Saturday morning the kid, the hubs and I all slept late. We ended up skipping breakfast and meeting my family for lunch at the local diner. The kid ate some fruit and a few french fries, but nothing that could be called a meal by anyone's standards.
When we got home after lunch, she said, "I wanna eat, Mama." After staring into the pantry and refrigerator for almost 15 minutes, she announced her desire for a peanut butter sandwich.
Since my child eats only fruit snacks and rice and gravy, I was a little more than shocked.
Me: Addie Jo- are you SURE you want a peanut butter sandwich?
A: I wann pea-butta!
Me: If I fix you a peanut butter sandwich, you WILL eat it. Do you understand?
A: Yes, ma'am. I EAT PEA-BUTTAAA! Please!
And so, I fixed her a one slice-folded over peanut butter sandwich. She licked it and decided it was not the sandwich she wanted.
The rest of our day went something like this:
A: I want snack, Mama.
Me: You have a peanut butter sandwich to eat.
A: I want chips, Mama.
Me: I fixed you a peanut butter sandwich , Adelaide.
A: I don't like pea-butter.
Me: Well, that's what you asked for AND THAT'S ALL YOU CAN HAVE!
At this point she took a bite of the sandwich and the look on her face told me that she was utterly offended by both the taste and texture of this vile sandwich I was forcing her to eat. In her defense, the bread was getting hard around the edges from sitting on the counter all day. In my defense, SHE ASKED FOR A DAMNED PEANUT BUTTER SANDWICH!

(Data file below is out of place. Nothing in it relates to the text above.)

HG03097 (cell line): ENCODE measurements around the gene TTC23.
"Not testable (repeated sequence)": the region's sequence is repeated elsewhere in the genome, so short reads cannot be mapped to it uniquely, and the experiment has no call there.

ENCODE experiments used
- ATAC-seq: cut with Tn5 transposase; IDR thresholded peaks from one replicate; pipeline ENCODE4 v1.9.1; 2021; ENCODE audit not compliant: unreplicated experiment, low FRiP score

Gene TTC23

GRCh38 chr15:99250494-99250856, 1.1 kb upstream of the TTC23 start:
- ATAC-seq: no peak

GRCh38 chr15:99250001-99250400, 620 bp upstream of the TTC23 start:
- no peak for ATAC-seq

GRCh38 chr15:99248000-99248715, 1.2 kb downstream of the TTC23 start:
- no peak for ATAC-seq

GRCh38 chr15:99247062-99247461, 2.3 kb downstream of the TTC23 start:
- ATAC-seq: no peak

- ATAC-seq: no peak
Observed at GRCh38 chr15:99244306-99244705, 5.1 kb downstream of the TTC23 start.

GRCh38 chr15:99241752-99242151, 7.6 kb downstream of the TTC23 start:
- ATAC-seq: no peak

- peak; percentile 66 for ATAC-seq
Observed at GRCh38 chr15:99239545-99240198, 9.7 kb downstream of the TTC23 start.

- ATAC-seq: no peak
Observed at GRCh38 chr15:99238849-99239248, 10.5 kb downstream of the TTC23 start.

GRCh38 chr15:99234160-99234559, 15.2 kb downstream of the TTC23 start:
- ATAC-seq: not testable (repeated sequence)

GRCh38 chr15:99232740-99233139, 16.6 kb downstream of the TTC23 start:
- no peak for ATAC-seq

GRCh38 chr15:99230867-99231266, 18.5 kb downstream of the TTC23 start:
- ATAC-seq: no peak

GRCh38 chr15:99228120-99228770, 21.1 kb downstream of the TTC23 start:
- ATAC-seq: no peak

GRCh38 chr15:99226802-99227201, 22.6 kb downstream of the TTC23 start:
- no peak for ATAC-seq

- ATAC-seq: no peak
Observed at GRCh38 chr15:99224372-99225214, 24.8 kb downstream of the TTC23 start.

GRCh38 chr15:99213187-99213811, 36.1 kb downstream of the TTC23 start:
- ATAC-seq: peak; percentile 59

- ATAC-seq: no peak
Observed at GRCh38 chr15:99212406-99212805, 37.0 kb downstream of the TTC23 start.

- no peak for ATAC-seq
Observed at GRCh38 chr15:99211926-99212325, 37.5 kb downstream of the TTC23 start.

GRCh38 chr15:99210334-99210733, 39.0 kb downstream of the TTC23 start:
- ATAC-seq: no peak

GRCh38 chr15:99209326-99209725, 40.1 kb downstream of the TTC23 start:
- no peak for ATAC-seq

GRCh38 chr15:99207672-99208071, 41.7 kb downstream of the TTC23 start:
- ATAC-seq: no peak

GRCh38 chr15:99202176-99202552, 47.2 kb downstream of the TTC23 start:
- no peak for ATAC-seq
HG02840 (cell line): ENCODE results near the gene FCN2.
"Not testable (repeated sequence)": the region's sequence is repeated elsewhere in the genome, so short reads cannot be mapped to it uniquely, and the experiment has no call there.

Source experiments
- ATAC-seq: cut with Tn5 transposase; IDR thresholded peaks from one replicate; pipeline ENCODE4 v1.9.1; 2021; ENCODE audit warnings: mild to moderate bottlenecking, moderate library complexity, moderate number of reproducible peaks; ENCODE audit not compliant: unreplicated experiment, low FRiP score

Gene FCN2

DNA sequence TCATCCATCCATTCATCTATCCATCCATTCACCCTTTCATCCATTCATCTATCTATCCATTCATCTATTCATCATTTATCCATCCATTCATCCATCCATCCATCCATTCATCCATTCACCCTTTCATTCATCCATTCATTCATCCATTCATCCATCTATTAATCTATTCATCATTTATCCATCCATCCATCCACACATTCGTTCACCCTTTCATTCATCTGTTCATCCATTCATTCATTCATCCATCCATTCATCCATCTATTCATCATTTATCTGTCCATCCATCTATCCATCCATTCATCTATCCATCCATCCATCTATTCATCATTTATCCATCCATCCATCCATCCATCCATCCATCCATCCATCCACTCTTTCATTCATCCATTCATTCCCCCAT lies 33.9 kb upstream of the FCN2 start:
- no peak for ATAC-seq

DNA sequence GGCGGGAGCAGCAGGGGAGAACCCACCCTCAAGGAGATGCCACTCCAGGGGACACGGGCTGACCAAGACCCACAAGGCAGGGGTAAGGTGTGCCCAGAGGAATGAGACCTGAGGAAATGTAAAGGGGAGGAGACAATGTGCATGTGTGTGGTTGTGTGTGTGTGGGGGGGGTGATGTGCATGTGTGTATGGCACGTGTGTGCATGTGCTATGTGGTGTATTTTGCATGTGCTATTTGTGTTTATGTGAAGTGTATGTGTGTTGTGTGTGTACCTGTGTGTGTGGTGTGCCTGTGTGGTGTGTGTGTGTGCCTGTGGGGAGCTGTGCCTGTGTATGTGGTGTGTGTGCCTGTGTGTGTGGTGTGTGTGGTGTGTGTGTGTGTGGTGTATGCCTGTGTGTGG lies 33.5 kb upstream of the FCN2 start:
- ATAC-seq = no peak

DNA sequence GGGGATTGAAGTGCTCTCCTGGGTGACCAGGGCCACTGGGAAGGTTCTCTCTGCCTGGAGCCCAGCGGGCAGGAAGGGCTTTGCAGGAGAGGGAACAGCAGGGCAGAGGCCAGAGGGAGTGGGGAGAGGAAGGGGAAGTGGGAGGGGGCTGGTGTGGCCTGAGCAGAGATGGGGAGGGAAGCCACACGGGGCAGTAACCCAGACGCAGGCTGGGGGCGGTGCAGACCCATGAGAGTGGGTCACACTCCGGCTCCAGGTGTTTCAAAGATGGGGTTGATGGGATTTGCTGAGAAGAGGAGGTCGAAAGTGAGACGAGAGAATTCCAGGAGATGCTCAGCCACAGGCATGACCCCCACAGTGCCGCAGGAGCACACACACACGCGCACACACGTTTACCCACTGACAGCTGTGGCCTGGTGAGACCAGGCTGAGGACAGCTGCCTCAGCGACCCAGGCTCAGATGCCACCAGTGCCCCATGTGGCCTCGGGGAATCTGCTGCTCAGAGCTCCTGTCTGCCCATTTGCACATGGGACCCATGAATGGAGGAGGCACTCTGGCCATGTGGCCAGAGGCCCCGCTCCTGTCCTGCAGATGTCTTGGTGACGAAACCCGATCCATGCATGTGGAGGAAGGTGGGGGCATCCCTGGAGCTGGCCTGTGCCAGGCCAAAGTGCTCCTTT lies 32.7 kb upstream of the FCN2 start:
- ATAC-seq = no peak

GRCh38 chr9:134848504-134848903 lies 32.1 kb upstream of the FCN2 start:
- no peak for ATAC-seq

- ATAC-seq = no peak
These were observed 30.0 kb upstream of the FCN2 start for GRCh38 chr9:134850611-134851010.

At some point, the movie "Mommy Dearest" started playing in my head. For those of you who weren't required to watch this movie in high school (I can't remember, but it was either shown in Home Ecc as a "How not to raise children" video or in Drama Class as a "How to over-react to wire hangers" video), the rest of this post may not make sense to you.
There is a scene where Joan Crawford serves her children not-quite-yet-dead steaks for lunch.
Joan: Eat your steak!
Christina: It's raw.
Joan: It's not raw, it's rare.
The things are bleeding all over the table and her daughter refuses to eat it. Later that night, the steak is again offered to the child, who still refuses to eat it and so on and so forth. In this case, I can understand a child not wanting to eat a half-dead animal that she didn't ask for. However, a peanut butter sandwich is perfectly cooked, and quite freaking delicious if you ask me.
And so, the battle of the peanut butter sandwich wore on. She asked for food and I keep offering her the sandwich. And I would have kept offering her the sandwich, except when her father got home he walked in, saw the sandwich and ate it himself. Clearly, he was not aware of the lesson I was attempting to set forth.
When I die, I might leave them both out of my will. For reasons that will be clear to them.
(Again, if you didn't see Mommy Dearest, that last line isn't nearly as funny.)
Also, if she keeps giving me these eyes, we may have a "no wire hangers" situation erupt at our house soon. ***Note the use of Sally to push away the plate with the offensive sandwich on it. ***